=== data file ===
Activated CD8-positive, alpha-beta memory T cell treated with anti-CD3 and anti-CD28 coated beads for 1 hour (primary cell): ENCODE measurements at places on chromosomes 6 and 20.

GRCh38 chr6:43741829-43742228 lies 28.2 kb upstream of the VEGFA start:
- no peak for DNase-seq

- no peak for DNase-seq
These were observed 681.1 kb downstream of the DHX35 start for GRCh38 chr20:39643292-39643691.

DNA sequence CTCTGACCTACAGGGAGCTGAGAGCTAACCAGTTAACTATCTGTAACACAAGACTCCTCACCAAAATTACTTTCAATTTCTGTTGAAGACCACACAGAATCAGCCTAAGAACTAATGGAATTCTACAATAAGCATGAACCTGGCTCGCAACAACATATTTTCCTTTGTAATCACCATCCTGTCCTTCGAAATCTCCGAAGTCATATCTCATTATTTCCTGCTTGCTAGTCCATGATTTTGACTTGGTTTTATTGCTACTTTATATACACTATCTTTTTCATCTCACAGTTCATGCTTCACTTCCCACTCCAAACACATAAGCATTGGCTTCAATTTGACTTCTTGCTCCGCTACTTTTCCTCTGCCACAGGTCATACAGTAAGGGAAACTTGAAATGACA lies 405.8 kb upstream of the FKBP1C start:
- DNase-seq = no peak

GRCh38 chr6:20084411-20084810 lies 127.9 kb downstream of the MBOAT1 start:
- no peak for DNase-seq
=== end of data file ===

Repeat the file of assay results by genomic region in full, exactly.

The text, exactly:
Activated CD8-positive, alpha-beta memory T cell treated with anti-CD3 and anti-CD28 coated beads for 1 hour (primary cell): ENCODE measurements at places on chromosomes 6 and 20.

GRCh38 chr6:43741829-43742228 lies 28.2 kb upstream of the VEGFA start:
- no peak for DNase-seq

- no peak for DNase-seq
These were observed 681.1 kb downstream of the DHX35 start for GRCh38 chr20:39643292-39643691.

DNA sequence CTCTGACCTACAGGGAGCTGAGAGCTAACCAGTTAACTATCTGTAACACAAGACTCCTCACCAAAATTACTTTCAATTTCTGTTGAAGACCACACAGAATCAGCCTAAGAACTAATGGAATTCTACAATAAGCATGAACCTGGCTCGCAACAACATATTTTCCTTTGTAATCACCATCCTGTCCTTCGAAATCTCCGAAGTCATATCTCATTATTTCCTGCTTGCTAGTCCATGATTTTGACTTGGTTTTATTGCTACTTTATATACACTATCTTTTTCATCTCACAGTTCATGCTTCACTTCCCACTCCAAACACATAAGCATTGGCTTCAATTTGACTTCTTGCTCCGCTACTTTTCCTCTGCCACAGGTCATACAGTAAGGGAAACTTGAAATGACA lies 405.8 kb upstream of the FKBP1C start:
- DNase-seq = no peak

GRCh38 chr6:20084411-20084810 lies 127.9 kb downstream of the MBOAT1 start:
- no peak for DNase-seq